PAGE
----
BMS Safety PLC
Let’s see an example of I/Os distribution in the case of a safety PLC for a Boiler Protection and Burner Management System for a Heat Recovery Steam Generator with post-combustion. The boiler has 8 burner ramps as shown in the image. It is advisable to use a safety PLC and verify the design and SIL level of the Safety Instrumented Functions with a tool such as SILcet or others.
The distribution will be such that the failure of one card does not cause a boiler trip. We group the signals as follows:
a) General I/Os with 2oo3 logic: these are critical signals that trip the boiler, such as a high pressure in the main gas line, a high level in the steam drum, high pressure in the steam output, etc. Most are analog ones.
b) General I/Os with 2oo2 logic: these are redundant signals related to major equipment whose malfunction causes a total or partial trip, for example the main gas shut-off valves.
c) General single I/Os (group “p1” in the picture): these are signals that do not directly cause a trip, for example permissives to start up, signals of general igniter valves, outputs to lamps, etc.
d) Single I/Os for burner ramps 1 to 4 (group “p2“): these are specific signals of the first 4 burner ramps, such as outputs to close/open the gas shut-off valves of each ramp, flame detectors, etc. The failure of a signal (card fault or failure in the field instrument) will cause the trip of some or all ramps.
e) Single I/Os for burner ramps 5 to 8 (group “p3“): these are specific signals of the last 4 burner ramps, such as outputs to close/open the gas shut-off valves of each ramp, flame detectors, etc. The failure of a signal (card fault or failure in the field instrument) will cause the trip of some or all ramps.
Let’s now see several examples of distribution of signals performed with IO_Builder.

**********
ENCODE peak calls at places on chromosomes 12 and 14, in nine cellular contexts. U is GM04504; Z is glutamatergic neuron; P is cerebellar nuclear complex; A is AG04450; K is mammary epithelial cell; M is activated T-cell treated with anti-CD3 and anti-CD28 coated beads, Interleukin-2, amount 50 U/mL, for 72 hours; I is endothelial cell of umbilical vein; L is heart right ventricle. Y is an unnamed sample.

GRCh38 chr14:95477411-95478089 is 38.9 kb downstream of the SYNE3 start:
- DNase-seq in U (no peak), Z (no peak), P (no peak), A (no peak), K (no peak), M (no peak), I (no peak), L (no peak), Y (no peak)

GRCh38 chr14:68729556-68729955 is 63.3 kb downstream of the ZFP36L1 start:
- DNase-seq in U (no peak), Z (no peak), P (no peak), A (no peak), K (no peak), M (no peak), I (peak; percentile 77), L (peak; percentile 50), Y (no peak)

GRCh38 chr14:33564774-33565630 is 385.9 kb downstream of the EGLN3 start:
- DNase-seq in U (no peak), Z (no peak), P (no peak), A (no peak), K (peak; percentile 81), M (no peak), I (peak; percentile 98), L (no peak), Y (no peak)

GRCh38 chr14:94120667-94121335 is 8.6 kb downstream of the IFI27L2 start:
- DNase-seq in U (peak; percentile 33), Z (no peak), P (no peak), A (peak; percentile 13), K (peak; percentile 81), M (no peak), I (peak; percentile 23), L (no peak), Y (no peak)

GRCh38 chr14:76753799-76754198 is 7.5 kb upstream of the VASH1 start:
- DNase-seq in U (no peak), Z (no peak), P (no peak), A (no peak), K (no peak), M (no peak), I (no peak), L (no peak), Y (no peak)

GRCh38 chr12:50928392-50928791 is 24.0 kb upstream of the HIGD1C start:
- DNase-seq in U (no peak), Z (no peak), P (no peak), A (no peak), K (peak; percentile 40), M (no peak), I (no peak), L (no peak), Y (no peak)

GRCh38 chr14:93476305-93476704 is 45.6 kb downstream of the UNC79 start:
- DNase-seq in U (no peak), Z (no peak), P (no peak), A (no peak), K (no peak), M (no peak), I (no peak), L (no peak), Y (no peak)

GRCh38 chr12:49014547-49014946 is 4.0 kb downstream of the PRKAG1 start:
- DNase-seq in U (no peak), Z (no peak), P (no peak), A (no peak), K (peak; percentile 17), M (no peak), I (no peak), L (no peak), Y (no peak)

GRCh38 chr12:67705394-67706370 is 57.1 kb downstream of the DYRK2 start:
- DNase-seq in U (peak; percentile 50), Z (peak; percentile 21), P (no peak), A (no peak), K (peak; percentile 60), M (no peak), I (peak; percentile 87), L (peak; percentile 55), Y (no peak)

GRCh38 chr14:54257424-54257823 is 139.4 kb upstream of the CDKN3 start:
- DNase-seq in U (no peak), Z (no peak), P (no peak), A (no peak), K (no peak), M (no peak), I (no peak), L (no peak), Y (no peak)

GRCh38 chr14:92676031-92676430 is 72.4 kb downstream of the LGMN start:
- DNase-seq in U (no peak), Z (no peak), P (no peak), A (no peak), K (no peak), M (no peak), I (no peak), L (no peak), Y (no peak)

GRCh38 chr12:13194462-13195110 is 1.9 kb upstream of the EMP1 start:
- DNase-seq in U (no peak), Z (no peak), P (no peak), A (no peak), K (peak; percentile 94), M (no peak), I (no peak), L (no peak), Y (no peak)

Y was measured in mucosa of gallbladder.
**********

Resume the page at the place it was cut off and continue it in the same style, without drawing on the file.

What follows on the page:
We have considered 2 cases with cards available from manufacturers of safety PLCs.
Cases A and C: with PLC cards of 24 DI, 10 DO and 6 AI (all fail safe).
Cases B and D: with PLC cards of 32 DI, 32 DO and 32 AI (all fail safe). In this case we use high-density modules that are not so common in safety PLCs.
The data of “I/Os excess” refers to signals we don’t need as in the above amounts we already included spares.
In model 1 we obtain a similar hardware price in both cases so the choice is clearly technical. From the standpoint of availability we prefer the case A.
In the case of model 2 the price is clearly lower in D. This architecture uses a single I/O Rack, and therefore must have a redundant power supply. For the purposes of availability we should analyze what is the MTBF (Mean Time Between Failures) of the common parts (rack and bus at least), and other factors if we go deeper.
The choice between a manufacturer and another will depend on the total cost and other factors (depending on if I’m the end user or the system integrator). In any case this type of analysis is important to do depending on the complexity of the architecture.
Finally we show a couple of images with architectures of cases A and C generated by IO_Builder.